While fruit is a fantastic choice and definitely forms part of a healthy diet, it is best to choose it in its whole form. Frozen or fresh are both great options. It is recommended to limit the amount of fruit juice consumed. Dried fruit and freeze dried fruit are other options but when the water is removed, the fruit becomes more dense and there’s a much higher sugar content per portion. That’s why grapes, for instance, are a more nutritious choice than raisins.

Types of natural sugars

Lactose is a form of sugar which naturally occurs in milk and dairy products. If you ever look at the nutrition facts label on a milk carton, you will see around 12 grams of sugar. This comes from lactose and is natural, but isn’t doesn’t sweeten the taste.

There are many different types of natural sugars on the market these days. Honey, agave, molasses, maple syrup, and date syrup are all examples of natural sweeteners. A lot of people find comfort in consuming natural sugars over their ultra-processed counterparts.  Is there any real difference? In short, not really.

There may be trace amounts of vitamins and minerals in these natural sugars. But they are virtually all the same, once broken down into our body. So if you prefer a teaspoon of sugar to the taste of honey or maple syrup, then opt for the plain sugar. As with anything, moderation is key – occasional sugar won’t harm you, but it doesn’t have health benefits and shouldn’t form a major part of your diet.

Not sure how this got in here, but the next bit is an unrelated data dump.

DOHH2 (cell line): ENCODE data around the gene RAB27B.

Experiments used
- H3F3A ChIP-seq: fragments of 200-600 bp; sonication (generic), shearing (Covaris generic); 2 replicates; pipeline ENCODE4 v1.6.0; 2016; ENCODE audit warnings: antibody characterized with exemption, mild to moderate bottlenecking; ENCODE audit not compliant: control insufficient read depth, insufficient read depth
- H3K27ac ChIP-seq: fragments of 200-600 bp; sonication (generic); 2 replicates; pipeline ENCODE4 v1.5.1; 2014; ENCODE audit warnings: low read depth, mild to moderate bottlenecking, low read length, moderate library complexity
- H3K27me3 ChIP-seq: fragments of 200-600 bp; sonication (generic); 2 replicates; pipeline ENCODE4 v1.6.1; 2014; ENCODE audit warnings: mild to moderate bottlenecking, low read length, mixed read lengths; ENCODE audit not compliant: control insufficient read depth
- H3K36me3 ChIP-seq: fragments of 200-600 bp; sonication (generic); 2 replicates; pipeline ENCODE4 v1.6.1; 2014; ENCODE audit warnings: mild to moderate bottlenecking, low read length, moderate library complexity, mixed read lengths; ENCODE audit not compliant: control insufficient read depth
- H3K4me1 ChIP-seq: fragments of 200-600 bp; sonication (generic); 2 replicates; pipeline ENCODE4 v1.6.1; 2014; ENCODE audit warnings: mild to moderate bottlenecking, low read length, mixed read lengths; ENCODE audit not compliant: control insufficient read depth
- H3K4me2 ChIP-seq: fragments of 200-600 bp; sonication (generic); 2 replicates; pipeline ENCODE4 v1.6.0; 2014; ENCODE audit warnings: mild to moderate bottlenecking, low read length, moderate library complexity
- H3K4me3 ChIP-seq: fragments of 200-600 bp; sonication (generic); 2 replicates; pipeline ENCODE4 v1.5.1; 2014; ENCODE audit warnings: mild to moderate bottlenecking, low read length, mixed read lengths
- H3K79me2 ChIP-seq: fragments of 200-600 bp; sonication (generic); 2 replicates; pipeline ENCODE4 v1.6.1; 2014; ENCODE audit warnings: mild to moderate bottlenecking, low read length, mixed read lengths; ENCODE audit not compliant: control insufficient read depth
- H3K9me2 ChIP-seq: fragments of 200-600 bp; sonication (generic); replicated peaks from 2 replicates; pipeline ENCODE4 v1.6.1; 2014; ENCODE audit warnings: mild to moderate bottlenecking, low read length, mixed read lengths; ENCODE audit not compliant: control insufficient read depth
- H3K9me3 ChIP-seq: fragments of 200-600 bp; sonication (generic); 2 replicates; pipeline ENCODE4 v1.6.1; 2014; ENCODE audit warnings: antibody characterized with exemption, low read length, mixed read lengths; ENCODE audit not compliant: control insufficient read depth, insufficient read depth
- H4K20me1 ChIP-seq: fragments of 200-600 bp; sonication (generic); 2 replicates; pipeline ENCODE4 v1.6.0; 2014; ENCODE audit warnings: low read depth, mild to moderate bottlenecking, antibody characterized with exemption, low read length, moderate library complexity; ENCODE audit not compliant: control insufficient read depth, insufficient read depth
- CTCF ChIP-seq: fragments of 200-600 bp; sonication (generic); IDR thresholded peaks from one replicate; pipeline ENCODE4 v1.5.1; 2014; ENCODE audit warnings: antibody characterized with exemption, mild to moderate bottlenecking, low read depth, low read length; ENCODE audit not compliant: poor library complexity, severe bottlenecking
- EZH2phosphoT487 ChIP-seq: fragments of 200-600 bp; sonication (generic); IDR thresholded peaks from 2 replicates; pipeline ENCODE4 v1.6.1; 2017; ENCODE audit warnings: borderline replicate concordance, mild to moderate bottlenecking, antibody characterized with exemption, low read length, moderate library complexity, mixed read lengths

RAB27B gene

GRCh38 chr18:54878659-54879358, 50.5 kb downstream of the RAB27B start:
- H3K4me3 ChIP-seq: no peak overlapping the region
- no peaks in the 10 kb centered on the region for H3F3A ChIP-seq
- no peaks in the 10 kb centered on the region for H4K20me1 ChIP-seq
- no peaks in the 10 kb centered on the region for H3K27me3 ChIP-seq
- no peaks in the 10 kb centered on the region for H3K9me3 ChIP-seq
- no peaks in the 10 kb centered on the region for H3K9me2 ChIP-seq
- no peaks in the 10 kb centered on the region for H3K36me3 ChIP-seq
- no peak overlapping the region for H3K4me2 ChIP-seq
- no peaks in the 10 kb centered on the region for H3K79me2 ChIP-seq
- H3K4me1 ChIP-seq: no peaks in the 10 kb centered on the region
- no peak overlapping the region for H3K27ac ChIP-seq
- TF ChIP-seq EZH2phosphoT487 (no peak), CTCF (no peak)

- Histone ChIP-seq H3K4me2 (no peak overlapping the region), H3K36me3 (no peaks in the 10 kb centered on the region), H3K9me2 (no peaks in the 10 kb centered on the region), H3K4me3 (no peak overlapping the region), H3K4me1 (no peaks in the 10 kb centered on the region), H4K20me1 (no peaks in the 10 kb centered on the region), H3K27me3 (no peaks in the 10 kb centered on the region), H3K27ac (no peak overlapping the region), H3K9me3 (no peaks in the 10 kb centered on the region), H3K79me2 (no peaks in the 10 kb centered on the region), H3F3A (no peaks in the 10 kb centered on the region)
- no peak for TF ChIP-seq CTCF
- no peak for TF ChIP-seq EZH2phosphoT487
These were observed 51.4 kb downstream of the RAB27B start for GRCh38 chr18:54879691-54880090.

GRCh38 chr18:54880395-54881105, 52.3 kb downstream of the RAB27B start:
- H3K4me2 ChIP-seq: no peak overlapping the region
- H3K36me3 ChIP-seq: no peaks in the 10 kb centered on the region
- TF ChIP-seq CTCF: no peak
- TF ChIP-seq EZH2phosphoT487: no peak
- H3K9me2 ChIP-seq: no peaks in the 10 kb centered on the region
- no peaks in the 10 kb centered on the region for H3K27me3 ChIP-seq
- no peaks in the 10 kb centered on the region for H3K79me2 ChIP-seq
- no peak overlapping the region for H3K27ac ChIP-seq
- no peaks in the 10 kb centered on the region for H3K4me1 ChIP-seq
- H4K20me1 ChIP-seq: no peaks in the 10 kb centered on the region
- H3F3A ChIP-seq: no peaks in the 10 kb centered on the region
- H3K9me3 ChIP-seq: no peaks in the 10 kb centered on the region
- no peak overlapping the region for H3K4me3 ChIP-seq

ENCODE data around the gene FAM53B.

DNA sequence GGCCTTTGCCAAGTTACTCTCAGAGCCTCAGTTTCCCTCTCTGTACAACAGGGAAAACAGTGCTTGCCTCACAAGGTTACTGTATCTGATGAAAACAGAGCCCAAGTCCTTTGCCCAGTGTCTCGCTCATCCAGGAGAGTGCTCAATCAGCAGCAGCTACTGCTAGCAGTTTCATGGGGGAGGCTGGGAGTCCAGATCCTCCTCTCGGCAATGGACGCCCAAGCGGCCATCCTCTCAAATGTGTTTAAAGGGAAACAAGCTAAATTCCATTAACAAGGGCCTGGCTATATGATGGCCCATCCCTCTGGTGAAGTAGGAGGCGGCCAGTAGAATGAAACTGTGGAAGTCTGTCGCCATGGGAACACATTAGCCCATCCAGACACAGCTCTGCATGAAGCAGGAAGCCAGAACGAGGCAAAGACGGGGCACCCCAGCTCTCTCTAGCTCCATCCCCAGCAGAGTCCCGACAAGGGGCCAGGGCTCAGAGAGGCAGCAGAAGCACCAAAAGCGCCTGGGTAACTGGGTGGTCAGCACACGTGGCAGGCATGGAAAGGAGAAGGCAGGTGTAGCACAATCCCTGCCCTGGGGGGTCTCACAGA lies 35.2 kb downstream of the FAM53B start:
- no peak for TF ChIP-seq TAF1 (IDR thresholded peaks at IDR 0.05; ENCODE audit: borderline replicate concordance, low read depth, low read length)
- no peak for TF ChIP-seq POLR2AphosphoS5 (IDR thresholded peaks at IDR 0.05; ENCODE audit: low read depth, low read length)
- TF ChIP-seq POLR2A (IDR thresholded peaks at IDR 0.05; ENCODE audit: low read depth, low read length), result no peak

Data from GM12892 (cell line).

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The downside of sugar

Excessive consumption of sugar (even natural) can lead to fatty liver disease, elevated triglycerides, blood pressure, and dental caries. The key phrase here is ‘excessive’ though!

For example, drinking two 20oz sugar sweetened beverages every day would greatly exceed the recommendations for Americans. If you are having several servings of fruit per day, like many guidelines recommend, that is not excessive. So there’s no need to avoid your favorite fruits.